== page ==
Photographers often have their tricks to get the best photos of their clients. Some of these techniques go well beyond just saying cheese. For wedding photographer Myriam Ménard, she instructs her clients to pretend to be drunk. The approach, while it might sound silly, really works. The people in her portraits look at ease and that they’re having a great time together. By telling her subjects to act intoxicated, she unlocks their natural chemistry that can sometimes freeze in front of a camera.
If the thought of a photographer telling you to act drunk makes you laugh—or at the very least smile—then you’ve tapped into why Ménard began using this approach in the first place. “I use this technique simply because I feel like people find it funny (tested so many times) and especially to have a spontaneous result,” she tells My Modern Met. “I don't want them to stand in there and wait, it's uncomfortable for most people, even me. I don't like to be photographed, so I truly want them to escape their mind.”
Once she gives the directive to act drunk, her clients’ bodies tend to relax. This is ideal because the camera captures all of the details. “The energy of a posture, of a gesture, so I take care to show people in their most relaxed aspect despite their nervousness to have their picture taken,” Ménard explains. “Moreover, most of the people (95%) who pass in front of my camera are people who have never or almost never been photographed, so this trick is a good way to immerse them in a goofy and relaxed atmosphere. This way their attention is no longer on what they think they look like but rather on the game.”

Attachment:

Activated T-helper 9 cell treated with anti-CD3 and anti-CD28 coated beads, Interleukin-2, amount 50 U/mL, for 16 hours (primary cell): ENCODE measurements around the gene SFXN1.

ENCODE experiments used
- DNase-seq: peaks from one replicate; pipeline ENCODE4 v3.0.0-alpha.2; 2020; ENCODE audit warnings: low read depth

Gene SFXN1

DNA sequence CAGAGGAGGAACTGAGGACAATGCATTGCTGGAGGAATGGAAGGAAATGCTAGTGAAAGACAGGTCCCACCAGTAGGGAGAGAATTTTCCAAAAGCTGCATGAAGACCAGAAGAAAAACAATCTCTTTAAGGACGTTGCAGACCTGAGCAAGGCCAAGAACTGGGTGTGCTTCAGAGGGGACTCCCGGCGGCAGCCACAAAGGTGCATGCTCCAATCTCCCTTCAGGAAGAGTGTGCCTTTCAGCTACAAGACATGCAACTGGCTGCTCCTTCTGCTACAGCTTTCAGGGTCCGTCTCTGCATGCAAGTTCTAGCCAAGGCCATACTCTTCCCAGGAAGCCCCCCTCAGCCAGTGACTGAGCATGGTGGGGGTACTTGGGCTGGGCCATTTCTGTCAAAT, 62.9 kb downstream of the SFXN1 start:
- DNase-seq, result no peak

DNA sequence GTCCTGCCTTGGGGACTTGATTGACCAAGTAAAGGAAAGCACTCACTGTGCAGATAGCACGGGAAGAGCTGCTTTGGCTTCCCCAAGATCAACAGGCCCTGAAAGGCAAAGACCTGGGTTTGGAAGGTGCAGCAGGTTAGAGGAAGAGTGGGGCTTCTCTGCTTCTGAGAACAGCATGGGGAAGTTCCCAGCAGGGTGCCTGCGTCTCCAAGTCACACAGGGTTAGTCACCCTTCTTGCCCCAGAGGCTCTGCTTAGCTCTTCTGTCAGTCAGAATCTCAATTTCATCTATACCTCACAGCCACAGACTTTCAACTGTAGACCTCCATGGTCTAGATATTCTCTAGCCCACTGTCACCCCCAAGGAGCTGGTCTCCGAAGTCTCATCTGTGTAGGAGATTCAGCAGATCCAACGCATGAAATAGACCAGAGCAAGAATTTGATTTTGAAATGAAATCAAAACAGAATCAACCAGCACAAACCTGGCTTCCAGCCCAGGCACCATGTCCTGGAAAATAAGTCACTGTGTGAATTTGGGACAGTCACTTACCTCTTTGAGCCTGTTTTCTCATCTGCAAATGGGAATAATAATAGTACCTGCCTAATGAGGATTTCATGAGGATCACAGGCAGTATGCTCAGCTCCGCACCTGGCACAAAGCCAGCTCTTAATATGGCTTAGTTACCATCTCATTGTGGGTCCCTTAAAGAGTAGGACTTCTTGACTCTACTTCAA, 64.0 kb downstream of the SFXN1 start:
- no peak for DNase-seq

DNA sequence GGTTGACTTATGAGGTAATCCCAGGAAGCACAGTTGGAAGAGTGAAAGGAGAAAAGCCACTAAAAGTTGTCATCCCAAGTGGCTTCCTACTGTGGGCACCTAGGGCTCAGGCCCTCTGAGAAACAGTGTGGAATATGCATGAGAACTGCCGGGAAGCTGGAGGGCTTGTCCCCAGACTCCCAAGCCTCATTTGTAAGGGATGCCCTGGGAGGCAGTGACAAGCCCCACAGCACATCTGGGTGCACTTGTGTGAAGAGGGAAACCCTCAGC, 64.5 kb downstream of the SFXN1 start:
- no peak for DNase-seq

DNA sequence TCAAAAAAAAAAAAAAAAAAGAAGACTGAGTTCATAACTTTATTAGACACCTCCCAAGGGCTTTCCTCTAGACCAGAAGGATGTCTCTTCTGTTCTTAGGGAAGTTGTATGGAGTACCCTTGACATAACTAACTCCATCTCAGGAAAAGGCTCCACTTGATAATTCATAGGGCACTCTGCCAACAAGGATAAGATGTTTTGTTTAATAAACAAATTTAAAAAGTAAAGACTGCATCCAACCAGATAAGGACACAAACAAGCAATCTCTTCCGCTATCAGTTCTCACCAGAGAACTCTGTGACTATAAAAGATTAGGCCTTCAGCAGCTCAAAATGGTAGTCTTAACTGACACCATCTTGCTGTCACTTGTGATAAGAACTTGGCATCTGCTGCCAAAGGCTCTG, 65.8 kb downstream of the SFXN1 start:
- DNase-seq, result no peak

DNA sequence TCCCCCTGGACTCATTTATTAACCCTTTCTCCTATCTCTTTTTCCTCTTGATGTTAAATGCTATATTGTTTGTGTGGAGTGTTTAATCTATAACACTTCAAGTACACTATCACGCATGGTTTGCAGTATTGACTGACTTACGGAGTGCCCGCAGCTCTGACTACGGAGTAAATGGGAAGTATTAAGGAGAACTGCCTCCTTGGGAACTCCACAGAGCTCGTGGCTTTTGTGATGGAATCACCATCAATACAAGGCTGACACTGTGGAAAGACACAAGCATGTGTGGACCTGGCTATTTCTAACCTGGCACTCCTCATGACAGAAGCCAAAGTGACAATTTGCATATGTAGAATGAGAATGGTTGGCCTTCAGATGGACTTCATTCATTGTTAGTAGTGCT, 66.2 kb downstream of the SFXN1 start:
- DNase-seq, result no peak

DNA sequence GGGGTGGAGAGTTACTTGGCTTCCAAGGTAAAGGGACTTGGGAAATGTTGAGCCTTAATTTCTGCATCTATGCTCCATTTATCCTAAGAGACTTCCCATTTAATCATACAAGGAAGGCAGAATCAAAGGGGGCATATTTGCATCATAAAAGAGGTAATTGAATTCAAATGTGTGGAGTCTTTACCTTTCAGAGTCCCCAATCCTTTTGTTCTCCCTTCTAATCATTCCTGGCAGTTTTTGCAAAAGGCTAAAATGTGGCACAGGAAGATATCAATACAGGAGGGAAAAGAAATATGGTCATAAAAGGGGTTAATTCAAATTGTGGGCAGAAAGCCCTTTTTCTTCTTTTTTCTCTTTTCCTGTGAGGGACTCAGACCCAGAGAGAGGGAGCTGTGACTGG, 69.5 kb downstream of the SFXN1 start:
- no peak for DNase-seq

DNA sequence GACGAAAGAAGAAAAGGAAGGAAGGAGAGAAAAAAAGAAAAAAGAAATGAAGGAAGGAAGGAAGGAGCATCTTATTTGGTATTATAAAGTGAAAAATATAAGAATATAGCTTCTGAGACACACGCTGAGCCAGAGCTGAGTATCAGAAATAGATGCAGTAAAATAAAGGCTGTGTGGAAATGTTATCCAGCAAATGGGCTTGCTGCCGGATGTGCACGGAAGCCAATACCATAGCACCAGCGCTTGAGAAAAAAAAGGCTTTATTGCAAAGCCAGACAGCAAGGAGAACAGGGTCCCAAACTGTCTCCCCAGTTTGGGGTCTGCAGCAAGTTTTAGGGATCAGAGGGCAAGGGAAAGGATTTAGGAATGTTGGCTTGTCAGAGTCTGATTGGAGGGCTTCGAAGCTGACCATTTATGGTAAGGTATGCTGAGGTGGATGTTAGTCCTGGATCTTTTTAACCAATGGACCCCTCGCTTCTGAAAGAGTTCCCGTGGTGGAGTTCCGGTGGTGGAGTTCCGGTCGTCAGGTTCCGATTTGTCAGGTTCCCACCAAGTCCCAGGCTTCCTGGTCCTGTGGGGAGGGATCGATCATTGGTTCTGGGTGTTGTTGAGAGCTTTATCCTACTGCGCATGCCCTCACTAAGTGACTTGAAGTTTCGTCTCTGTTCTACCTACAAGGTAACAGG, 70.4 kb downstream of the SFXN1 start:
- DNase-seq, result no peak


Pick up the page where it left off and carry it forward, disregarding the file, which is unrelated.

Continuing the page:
While the approach is amusing to most, Ménard is conscious of the fact that her clients may struggle with their relationship with alcohol. “I am careful to ask people first if they have bad experiences with alcohol, as I don't want to offend them by asking them something that might make them uncomfortable (e.g. an ex-alcoholic, a parent struggling with alcoholism). I am very aware that the subject can be very sensitive for some and anything but humoristic.”